The Quarter-Life Crisis: Doubts Brought On By College

The Quarter-Life Crisis: Doubts Brought On By College

Are you feeling overwhelmed by college and expectations and the uncertainty of the future?


At 11:22 p.m., my best friend texted me, "I think I just had a quarter-life crisis."

She had come to the realization that she's turning twenty next year. We both are. We still have to turn nineteen this year, but the number twenty has a certain terrifying ring to it.

"I've been questioning the last year of my life all night tonight," she continued.

So, naturally, I started questioning my own. I started thinking about all of the things that I haven't done yet. I haven't traveled the world. I haven't gotten engaged. I haven't landed my dream job or sculpted my ideal body or built my fantasy lifestyle. I'm still tired, I'm still unhappy, I'm still lonely. I'm eighteen years old -- I'm turning twenty next year -- and I have no idea where I'm going. So, I understood how my friend was feeling.

I tried to validate the last year of my life, thinking of all of the good things that happened, practicing gratitude. I dug out my bright yellow bucket list from the bottom of my desk. I counted the checkboxes I've filled.

Move to college. Check.

Sell my art. Check.

Get a new job. Check.

Write for a publication. Check.

Fall in love. Scratched out. (You can't put love on a to-do list.)

Choose a college major. Check.

Why doesn't it feel like enough? I'm writing this article from my college dorm, six stories above the Florida State University campus, watching my coffee swirl and my string lights sparkle. From where I'm sitting, I can see so many happy little things -- a letter from my family, the sketchbook I've been filling, and a ticket to the concert I'm going to next month. Someday, these things will all be gone. I should appreciate this life now. But why doesn't it feel like enough?

Though overwhelming, this feeling is not unusual. Former White House Press Secretary Dana Perino, in a video for PragerU, described experiencing her own quarter-life crisis as a young professional. "A lot was going my way -- at least, on the surface," she said. "So, why didn't I feel great about my life? I was working as a press secretary for a congressman. I should have been happy about that. But, instead, I just felt trapped, anxious, and uncertain about my future."

"On the personal side, things weren't much better," she continued. "I hadn't had a boyfriend in years, and there were no prospects on the horizon. Marriage seemed like an impossible dream. I loved my friends, but I still felt lonely."

Perino described strategies that she used to work through her own quarter-life crisis. She recommended moving -- whether to a new city or a new school or a new job. Rather than confining yourself to one place, move and explore and chase opportunities while you still can.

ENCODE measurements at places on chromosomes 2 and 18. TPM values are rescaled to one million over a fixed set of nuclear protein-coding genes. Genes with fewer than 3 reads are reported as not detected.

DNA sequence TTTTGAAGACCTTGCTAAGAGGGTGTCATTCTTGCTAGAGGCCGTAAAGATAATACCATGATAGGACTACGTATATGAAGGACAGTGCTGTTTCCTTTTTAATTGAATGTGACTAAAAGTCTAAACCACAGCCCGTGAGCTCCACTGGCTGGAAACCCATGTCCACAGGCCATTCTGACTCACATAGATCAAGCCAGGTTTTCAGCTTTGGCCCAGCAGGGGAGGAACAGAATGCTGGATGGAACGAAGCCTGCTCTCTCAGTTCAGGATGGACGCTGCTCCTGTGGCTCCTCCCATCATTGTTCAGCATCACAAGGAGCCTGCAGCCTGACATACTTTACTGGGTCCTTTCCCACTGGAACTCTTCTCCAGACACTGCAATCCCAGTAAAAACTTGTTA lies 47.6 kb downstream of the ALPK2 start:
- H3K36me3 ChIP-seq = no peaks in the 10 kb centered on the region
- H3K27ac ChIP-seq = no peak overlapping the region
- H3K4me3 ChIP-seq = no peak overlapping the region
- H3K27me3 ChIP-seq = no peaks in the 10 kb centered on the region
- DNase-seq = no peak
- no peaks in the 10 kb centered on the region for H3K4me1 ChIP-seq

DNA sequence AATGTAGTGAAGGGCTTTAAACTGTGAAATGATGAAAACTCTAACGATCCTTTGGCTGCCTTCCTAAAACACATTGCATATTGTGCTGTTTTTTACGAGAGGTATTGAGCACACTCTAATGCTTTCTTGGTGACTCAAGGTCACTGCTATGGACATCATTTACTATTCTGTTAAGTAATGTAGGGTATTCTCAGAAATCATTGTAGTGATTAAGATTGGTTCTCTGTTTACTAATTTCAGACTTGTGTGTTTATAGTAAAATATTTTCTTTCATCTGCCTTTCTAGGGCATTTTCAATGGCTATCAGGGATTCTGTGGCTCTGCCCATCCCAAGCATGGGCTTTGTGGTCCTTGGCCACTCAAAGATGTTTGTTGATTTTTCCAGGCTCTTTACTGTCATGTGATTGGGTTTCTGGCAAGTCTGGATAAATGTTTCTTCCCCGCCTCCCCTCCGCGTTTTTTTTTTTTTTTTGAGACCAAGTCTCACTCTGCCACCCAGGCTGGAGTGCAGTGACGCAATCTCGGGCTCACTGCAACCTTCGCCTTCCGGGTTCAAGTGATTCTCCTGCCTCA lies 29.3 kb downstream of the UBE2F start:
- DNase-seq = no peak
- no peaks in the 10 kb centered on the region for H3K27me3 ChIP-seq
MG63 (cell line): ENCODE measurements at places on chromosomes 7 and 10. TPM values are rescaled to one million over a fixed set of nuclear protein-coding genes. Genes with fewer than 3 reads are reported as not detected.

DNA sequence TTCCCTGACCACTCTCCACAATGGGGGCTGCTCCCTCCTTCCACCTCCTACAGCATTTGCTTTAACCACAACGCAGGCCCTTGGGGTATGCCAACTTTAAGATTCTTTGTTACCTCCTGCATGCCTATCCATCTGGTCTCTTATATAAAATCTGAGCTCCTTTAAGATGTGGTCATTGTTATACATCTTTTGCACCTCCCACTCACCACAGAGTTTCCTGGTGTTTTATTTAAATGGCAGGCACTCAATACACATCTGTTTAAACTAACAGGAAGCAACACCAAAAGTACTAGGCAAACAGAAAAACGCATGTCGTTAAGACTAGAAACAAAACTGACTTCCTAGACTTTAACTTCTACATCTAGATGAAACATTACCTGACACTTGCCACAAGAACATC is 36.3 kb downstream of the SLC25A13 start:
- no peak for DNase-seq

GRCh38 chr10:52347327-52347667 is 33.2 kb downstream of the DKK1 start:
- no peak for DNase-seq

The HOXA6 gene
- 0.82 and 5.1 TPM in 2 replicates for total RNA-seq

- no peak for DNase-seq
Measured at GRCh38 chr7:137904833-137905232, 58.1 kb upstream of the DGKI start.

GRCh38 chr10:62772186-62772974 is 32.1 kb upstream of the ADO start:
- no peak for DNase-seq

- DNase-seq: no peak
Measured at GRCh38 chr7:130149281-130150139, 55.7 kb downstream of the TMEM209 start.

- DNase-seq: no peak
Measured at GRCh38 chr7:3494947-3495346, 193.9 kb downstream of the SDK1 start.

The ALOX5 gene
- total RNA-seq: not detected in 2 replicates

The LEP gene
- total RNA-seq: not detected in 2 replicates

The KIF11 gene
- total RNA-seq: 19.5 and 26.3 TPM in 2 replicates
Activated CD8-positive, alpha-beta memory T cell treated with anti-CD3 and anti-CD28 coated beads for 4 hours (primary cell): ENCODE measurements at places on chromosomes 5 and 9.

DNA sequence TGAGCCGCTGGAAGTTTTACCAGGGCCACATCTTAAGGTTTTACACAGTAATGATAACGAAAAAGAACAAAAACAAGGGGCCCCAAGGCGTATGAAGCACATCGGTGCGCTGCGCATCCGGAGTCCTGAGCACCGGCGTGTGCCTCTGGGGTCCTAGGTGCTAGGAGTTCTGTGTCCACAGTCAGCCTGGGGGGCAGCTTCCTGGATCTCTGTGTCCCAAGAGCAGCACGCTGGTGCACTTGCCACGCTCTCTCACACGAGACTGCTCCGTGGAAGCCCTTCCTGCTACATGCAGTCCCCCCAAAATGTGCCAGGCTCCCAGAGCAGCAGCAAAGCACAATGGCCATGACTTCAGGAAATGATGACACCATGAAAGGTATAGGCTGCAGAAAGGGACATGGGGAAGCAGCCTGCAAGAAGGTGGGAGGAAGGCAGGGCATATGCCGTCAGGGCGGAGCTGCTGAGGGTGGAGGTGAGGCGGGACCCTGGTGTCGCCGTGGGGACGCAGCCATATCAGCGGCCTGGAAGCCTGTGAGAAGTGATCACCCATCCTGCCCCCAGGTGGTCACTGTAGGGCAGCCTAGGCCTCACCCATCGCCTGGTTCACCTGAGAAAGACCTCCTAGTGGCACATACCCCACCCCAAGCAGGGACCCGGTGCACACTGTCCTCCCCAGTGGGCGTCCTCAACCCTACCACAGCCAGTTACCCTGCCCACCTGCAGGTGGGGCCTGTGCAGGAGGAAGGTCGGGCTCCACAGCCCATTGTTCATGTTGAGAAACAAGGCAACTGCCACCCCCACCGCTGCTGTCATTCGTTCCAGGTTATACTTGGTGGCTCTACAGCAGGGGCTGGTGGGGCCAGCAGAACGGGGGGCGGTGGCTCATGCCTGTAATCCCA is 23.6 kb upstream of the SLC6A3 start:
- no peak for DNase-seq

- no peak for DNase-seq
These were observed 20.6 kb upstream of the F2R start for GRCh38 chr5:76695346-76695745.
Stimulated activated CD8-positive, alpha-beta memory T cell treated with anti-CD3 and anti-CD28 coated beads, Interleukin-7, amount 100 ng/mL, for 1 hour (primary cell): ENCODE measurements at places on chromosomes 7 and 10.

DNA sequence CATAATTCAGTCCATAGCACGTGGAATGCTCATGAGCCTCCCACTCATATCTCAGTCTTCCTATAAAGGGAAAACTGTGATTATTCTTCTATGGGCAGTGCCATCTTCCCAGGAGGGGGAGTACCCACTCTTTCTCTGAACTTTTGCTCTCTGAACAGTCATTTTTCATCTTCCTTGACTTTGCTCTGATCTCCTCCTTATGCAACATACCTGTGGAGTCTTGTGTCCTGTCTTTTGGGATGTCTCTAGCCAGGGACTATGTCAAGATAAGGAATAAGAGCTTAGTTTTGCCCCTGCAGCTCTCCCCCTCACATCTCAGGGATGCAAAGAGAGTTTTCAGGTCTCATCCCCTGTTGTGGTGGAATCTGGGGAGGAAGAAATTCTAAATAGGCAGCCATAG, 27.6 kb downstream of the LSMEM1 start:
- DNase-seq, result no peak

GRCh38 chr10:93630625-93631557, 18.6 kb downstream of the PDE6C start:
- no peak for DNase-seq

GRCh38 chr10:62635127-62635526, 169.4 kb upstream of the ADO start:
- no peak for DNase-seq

Then, she recommended taking inventory of your strengths and weaknesses. Determine how you can use them to build the life that you desire, set goals, and, finally, take steps towards achieving them. "When you set goals and work toward them, positive things happen," Perino said. It might not be the things that you expect. It might not be the life that you envisioned. And that's okay. "You gain skills," she continued, "and those skills will create opportunities that never would've existed if you weren't working toward something."

Before I turned eighteen, I set big, bold, daunting goals -- they're the best kind -- determined to shatter my comfort zone and grow into an entirely new person. And, to an extent, I did. I grew in many ways and accomplished many of my goals. But it wasn't enough. It didn't magically fix everything. Turning eighteen, I had visions of becoming happy. I thought that checking off my goals one by one would increase my happiness step by step, and it didn't. My own expectations of my life held me back from appreciating the good things that were actually happening as I worked towards my goals. My quarter-life crisis came from examining the contrast between my real life and the idealized life that I envisioned.

"All These Things That I Have Done" by The Killers is one of my all-time favorite songs because of one main line, "You're gonna bring yourself down."

It's true. I am going to bring myself down. My eighteen-year-old uncertainty is going to bring me down. My life is unfolding right in front of me, and my idealized vision of it will stop me from running full-force in the real direction that it's taking.

Maybe you're having your own quarter-life crisis. Maybe you don't know where you're going anymore, or maybe your life doesn't look the way you envisioned. These feelings will try to hold you back. They will try to consume you, and they will try to stop you from pursuing the opportunities right in front of you. Don't let them.

Keep working hard with pure intentions and patience, and life will eventually align. After all, there seems to be only one true cure for a quarter-life crisis: time.

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10 Ways College Is 100% NOTHING Like High School

Once-a-day showers go to dry shampoo for four days straight.


As a college freshman well into their second semester, it has officially occurred to me just how different, and often times better, college is compared to its predecessor, high school.

Here are just 10 ways the two could not be MORE different:

1. How you sleep

You'll go from waking up three hours before school to three minutes before class